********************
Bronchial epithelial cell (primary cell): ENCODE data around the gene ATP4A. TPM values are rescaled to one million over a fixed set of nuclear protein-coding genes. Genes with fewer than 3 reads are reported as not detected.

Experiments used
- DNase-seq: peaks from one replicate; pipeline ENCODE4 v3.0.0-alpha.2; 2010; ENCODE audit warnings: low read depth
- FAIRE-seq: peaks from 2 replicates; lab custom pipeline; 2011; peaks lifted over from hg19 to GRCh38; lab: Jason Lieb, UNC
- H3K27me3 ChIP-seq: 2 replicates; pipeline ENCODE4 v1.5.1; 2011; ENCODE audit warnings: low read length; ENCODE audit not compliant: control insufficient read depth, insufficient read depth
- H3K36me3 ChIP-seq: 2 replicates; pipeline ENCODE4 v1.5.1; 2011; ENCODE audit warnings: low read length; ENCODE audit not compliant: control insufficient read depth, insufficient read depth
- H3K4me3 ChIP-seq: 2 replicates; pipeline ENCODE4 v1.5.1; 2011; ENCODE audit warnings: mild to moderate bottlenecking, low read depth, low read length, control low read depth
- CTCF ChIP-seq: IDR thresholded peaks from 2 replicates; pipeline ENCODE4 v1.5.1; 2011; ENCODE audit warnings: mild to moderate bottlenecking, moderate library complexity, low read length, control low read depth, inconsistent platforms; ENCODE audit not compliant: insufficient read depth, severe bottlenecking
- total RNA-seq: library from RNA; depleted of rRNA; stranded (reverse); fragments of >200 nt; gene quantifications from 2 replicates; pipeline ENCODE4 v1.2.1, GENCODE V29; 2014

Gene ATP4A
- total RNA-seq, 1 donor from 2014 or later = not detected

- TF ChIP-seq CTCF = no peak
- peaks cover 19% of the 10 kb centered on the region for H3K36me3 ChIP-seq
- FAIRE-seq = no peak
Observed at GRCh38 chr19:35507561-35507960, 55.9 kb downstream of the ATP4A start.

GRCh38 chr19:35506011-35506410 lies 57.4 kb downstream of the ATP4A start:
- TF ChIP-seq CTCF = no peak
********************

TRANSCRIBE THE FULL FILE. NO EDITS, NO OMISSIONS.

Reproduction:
Bronchial epithelial cell (primary cell): ENCODE data around the gene ATP4A. TPM values are rescaled to one million over a fixed set of nuclear protein-coding genes. Genes with fewer than 3 reads are reported as not detected.

Experiments used
- DNase-seq: peaks from one replicate; pipeline ENCODE4 v3.0.0-alpha.2; 2010; ENCODE audit warnings: low read depth
- FAIRE-seq: peaks from 2 replicates; lab custom pipeline; 2011; peaks lifted over from hg19 to GRCh38; lab: Jason Lieb, UNC
- H3K27me3 ChIP-seq: 2 replicates; pipeline ENCODE4 v1.5.1; 2011; ENCODE audit warnings: low read length; ENCODE audit not compliant: control insufficient read depth, insufficient read depth
- H3K36me3 ChIP-seq: 2 replicates; pipeline ENCODE4 v1.5.1; 2011; ENCODE audit warnings: low read length; ENCODE audit not compliant: control insufficient read depth, insufficient read depth
- H3K4me3 ChIP-seq: 2 replicates; pipeline ENCODE4 v1.5.1; 2011; ENCODE audit warnings: mild to moderate bottlenecking, low read depth, low read length, control low read depth
- CTCF ChIP-seq: IDR thresholded peaks from 2 replicates; pipeline ENCODE4 v1.5.1; 2011; ENCODE audit warnings: mild to moderate bottlenecking, moderate library complexity, low read length, control low read depth, inconsistent platforms; ENCODE audit not compliant: insufficient read depth, severe bottlenecking
- total RNA-seq: library from RNA; depleted of rRNA; stranded (reverse); fragments of >200 nt; gene quantifications from 2 replicates; pipeline ENCODE4 v1.2.1, GENCODE V29; 2014

Gene ATP4A
- total RNA-seq, 1 donor from 2014 or later = not detected

- TF ChIP-seq CTCF = no peak
- peaks cover 19% of the 10 kb centered on the region for H3K36me3 ChIP-seq
- FAIRE-seq = no peak
Observed at GRCh38 chr19:35507561-35507960, 55.9 kb downstream of the ATP4A start.

GRCh38 chr19:35506011-35506410 lies 57.4 kb downstream of the ATP4A start:
- TF ChIP-seq CTCF = no peak